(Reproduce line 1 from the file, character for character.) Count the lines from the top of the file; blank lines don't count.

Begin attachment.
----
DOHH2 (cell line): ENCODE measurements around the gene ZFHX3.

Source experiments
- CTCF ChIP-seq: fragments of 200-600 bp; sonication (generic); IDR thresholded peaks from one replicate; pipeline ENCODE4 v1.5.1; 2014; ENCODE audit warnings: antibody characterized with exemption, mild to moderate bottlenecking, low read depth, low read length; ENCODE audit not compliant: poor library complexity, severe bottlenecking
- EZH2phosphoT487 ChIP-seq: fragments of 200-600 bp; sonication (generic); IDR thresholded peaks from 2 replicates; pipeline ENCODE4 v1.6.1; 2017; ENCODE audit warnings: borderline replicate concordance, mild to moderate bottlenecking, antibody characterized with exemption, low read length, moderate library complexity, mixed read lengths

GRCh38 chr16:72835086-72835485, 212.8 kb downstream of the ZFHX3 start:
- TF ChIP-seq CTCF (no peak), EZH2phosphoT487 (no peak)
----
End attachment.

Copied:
DOHH2 (cell line): ENCODE measurements around the gene ZFHX3.